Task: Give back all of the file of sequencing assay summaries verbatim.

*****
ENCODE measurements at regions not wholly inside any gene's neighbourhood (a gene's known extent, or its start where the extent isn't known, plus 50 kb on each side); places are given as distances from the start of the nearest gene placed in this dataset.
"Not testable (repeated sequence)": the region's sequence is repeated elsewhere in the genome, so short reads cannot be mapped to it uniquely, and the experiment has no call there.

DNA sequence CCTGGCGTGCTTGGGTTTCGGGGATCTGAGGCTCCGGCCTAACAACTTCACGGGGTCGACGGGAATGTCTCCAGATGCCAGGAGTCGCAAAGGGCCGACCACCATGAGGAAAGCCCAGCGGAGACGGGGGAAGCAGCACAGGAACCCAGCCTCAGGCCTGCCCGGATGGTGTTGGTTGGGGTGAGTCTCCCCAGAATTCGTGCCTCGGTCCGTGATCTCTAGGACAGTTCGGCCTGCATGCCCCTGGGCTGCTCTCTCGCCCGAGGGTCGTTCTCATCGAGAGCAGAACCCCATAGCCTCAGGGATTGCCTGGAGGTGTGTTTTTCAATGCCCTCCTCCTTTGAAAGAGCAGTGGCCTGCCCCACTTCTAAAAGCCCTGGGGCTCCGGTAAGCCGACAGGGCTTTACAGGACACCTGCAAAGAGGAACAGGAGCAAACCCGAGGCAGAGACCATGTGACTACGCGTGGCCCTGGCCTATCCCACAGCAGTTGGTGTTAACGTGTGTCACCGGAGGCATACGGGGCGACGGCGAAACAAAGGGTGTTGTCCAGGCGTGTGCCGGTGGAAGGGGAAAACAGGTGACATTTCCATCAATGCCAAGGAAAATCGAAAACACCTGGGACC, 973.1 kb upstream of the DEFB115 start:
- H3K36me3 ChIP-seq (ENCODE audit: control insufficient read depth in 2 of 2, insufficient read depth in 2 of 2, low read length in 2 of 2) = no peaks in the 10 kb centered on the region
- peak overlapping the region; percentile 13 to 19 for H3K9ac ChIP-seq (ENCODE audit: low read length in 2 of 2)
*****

ENCODE measurements at regions not wholly inside any gene's neighbourhood (a gene's known extent, or its start where the extent isn't known, plus 50 kb on each side); places are given as distances from the start of the nearest gene placed in this dataset.
"Not testable (repeated sequence)": the region's sequence is repeated elsewhere in the genome, so short reads cannot be mapped to it uniquely, and the experiment has no call there.

DNA sequence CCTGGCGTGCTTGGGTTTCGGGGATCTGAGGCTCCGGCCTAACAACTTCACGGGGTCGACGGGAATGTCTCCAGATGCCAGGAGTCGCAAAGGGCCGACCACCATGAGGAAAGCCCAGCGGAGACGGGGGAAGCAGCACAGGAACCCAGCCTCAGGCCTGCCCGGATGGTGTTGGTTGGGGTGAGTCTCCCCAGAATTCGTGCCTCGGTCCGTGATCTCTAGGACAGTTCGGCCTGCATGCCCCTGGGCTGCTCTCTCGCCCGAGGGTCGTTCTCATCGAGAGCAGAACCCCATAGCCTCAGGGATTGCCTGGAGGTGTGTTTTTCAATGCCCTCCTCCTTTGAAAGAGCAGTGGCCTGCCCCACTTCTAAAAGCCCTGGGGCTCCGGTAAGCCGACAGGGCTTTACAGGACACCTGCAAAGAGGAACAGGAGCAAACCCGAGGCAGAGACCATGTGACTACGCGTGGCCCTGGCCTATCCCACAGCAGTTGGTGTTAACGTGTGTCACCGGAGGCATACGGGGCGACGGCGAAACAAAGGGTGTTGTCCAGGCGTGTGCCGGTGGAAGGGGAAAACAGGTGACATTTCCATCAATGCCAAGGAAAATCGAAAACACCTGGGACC, 973.1 kb upstream of the DEFB115 start:
- H3K36me3 ChIP-seq (ENCODE audit: control insufficient read depth in 2 of 2, insufficient read depth in 2 of 2, low read length in 2 of 2) = no peaks in the 10 kb centered on the region
- peak overlapping the region; percentile 13 to 19 for H3K9ac ChIP-seq (ENCODE audit: low read length in 2 of 2)